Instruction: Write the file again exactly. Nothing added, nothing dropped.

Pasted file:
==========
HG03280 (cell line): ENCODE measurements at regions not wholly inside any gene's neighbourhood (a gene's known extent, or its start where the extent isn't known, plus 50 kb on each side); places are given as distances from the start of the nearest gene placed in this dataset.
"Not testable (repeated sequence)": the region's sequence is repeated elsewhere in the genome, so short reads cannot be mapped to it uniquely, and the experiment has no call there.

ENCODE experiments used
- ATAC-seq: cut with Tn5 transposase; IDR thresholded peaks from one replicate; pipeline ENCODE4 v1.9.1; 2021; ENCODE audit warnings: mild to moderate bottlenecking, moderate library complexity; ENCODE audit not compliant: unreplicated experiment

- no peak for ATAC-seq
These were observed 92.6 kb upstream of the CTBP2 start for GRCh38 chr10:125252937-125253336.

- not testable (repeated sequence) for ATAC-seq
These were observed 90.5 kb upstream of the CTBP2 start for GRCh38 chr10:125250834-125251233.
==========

HG03280 (cell line): ENCODE measurements at regions not wholly inside any gene's neighbourhood (a gene's known extent, or its start where the extent isn't known, plus 50 kb on each side); places are given as distances from the start of the nearest gene placed in this dataset.
"Not testable (repeated sequence)": the region's sequence is repeated elsewhere in the genome, so short reads cannot be mapped to it uniquely, and the experiment has no call there.

ENCODE experiments used
- ATAC-seq: cut with Tn5 transposase; IDR thresholded peaks from one replicate; pipeline ENCODE4 v1.9.1; 2021; ENCODE audit warnings: mild to moderate bottlenecking, moderate library complexity; ENCODE audit not compliant: unreplicated experiment

- no peak for ATAC-seq
These were observed 92.6 kb upstream of the CTBP2 start for GRCh38 chr10:125252937-125253336.

- not testable (repeated sequence) for ATAC-seq
These were observed 90.5 kb upstream of the CTBP2 start for GRCh38 chr10:125250834-125251233.